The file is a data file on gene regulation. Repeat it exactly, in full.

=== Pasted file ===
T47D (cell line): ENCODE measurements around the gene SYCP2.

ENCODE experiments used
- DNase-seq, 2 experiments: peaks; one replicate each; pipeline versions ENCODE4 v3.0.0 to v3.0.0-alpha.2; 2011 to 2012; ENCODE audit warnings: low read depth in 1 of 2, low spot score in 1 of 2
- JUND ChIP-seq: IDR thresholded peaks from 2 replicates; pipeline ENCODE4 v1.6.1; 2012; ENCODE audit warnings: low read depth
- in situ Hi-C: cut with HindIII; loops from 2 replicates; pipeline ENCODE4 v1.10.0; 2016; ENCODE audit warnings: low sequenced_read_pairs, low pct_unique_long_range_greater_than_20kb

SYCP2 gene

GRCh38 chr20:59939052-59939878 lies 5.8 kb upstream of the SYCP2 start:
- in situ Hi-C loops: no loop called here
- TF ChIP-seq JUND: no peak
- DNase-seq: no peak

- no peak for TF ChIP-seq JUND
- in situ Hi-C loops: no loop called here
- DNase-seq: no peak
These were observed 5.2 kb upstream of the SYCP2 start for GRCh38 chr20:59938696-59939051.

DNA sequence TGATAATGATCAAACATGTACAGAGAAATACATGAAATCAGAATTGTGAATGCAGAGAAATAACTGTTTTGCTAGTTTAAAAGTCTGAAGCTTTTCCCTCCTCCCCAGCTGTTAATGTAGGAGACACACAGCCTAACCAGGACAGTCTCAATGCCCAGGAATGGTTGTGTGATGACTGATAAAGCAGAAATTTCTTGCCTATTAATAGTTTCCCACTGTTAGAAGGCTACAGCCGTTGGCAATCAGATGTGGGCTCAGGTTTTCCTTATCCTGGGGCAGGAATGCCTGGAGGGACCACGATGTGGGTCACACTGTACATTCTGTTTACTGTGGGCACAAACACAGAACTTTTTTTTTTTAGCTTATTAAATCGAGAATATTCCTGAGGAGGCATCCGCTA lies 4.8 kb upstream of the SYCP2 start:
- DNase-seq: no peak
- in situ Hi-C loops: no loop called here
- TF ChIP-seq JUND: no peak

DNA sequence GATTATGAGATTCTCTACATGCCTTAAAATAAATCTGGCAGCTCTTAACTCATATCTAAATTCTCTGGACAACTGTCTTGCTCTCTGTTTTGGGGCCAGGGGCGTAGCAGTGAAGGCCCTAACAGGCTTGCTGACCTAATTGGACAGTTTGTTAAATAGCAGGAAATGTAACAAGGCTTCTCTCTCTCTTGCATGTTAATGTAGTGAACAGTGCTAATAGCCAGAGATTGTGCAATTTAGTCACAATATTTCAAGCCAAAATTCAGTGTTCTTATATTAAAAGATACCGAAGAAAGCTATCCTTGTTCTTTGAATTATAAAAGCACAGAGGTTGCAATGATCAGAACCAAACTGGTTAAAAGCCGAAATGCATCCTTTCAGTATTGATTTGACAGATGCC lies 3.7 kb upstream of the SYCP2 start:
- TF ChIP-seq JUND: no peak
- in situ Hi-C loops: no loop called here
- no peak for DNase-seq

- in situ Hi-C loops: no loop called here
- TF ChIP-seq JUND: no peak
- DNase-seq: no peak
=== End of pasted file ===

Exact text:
T47D (cell line): ENCODE measurements around the gene SYCP2.

ENCODE experiments used
- DNase-seq, 2 experiments: peaks; one replicate each; pipeline versions ENCODE4 v3.0.0 to v3.0.0-alpha.2; 2011 to 2012; ENCODE audit warnings: low read depth in 1 of 2, low spot score in 1 of 2
- JUND ChIP-seq: IDR thresholded peaks from 2 replicates; pipeline ENCODE4 v1.6.1; 2012; ENCODE audit warnings: low read depth
- in situ Hi-C: cut with HindIII; loops from 2 replicates; pipeline ENCODE4 v1.10.0; 2016; ENCODE audit warnings: low sequenced_read_pairs, low pct_unique_long_range_greater_than_20kb

SYCP2 gene

GRCh38 chr20:59939052-59939878 lies 5.8 kb upstream of the SYCP2 start:
- in situ Hi-C loops: no loop called here
- TF ChIP-seq JUND: no peak
- DNase-seq: no peak

- no peak for TF ChIP-seq JUND
- in situ Hi-C loops: no loop called here
- DNase-seq: no peak
These were observed 5.2 kb upstream of the SYCP2 start for GRCh38 chr20:59938696-59939051.

DNA sequence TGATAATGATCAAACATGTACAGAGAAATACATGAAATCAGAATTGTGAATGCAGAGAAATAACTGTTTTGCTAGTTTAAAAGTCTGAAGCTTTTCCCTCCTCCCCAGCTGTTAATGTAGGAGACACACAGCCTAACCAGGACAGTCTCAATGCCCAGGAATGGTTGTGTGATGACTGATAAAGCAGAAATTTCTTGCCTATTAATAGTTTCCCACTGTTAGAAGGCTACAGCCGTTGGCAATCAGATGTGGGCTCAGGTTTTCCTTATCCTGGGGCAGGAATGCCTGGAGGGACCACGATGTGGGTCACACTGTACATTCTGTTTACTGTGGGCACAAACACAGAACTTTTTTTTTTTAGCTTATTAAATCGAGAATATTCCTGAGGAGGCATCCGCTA lies 4.8 kb upstream of the SYCP2 start:
- DNase-seq: no peak
- in situ Hi-C loops: no loop called here
- TF ChIP-seq JUND: no peak

DNA sequence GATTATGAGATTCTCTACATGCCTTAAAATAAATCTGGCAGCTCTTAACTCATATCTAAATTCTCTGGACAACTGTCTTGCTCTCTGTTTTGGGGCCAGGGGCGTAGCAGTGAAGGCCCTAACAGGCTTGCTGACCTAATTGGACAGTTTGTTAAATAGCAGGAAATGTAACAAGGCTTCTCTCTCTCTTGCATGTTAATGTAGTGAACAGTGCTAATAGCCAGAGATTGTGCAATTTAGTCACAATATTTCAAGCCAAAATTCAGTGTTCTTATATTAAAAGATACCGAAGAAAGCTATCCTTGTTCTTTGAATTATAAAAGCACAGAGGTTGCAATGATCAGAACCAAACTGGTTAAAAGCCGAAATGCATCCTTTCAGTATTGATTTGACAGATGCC lies 3.7 kb upstream of the SYCP2 start:
- TF ChIP-seq JUND: no peak
- in situ Hi-C loops: no loop called here
- no peak for DNase-seq

- in situ Hi-C loops: no loop called here
- TF ChIP-seq JUND: no peak
- DNase-seq: no peak